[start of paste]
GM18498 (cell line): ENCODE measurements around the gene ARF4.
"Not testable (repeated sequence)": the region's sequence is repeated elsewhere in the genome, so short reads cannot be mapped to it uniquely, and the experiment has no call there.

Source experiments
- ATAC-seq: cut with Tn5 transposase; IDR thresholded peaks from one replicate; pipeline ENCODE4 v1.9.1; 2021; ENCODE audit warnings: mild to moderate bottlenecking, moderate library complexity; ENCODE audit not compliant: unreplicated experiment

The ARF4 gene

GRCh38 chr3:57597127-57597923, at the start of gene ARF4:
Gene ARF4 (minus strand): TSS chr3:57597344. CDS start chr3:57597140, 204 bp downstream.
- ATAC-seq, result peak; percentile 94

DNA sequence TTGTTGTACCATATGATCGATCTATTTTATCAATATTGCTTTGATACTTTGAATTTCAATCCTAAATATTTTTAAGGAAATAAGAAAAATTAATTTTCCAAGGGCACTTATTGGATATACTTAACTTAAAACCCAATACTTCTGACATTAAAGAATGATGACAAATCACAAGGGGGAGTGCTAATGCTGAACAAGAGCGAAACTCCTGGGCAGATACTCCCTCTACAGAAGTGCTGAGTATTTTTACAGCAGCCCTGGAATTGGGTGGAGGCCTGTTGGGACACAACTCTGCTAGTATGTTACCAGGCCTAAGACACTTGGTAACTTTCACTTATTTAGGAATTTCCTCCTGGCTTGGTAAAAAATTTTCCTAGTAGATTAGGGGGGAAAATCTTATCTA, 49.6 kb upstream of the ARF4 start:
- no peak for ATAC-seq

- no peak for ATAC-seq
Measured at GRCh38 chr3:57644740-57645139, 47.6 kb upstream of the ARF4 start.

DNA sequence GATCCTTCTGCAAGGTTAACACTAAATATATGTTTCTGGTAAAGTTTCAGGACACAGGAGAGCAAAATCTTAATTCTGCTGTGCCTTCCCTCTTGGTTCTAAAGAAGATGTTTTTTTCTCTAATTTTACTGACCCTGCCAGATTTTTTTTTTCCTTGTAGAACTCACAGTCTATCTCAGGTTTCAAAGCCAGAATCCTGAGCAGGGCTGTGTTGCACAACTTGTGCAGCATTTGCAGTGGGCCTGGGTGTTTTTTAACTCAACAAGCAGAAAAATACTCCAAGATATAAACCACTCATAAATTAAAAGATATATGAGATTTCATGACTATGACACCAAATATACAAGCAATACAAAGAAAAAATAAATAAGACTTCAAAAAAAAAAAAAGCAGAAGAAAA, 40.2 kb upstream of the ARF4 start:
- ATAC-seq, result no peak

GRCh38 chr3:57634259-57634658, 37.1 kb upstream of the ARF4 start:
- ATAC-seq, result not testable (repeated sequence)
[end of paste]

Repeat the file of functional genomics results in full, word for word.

GM18498 (cell line): ENCODE measurements around the gene ARF4.
"Not testable (repeated sequence)": the region's sequence is repeated elsewhere in the genome, so short reads cannot be mapped to it uniquely, and the experiment has no call there.

Source experiments
- ATAC-seq: cut with Tn5 transposase; IDR thresholded peaks from one replicate; pipeline ENCODE4 v1.9.1; 2021; ENCODE audit warnings: mild to moderate bottlenecking, moderate library complexity; ENCODE audit not compliant: unreplicated experiment

The ARF4 gene

GRCh38 chr3:57597127-57597923, at the start of gene ARF4:
Gene ARF4 (minus strand): TSS chr3:57597344. CDS start chr3:57597140, 204 bp downstream.
- ATAC-seq, result peak; percentile 94

DNA sequence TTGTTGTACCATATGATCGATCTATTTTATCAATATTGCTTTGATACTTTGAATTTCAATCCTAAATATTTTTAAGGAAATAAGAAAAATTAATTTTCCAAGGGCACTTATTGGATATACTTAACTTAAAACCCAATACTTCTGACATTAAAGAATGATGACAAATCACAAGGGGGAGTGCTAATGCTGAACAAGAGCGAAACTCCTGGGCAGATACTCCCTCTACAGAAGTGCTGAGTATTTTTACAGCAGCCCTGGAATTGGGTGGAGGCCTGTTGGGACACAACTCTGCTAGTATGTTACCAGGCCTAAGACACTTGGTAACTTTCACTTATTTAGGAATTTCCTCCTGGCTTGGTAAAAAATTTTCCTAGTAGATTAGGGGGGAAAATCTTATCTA, 49.6 kb upstream of the ARF4 start:
- no peak for ATAC-seq

- no peak for ATAC-seq
Measured at GRCh38 chr3:57644740-57645139, 47.6 kb upstream of the ARF4 start.

DNA sequence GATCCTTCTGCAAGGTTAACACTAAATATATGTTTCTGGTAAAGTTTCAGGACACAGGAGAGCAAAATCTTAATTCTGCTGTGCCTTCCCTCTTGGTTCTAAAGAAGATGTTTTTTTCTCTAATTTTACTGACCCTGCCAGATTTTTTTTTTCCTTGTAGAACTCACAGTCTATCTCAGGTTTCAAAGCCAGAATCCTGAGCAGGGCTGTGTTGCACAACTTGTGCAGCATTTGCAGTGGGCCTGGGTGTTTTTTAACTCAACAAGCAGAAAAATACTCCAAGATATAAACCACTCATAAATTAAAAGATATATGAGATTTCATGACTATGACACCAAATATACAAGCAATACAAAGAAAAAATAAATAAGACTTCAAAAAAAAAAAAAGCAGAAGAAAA, 40.2 kb upstream of the ARF4 start:
- ATAC-seq, result no peak

GRCh38 chr3:57634259-57634658, 37.1 kb upstream of the ARF4 start:
- ATAC-seq, result not testable (repeated sequence)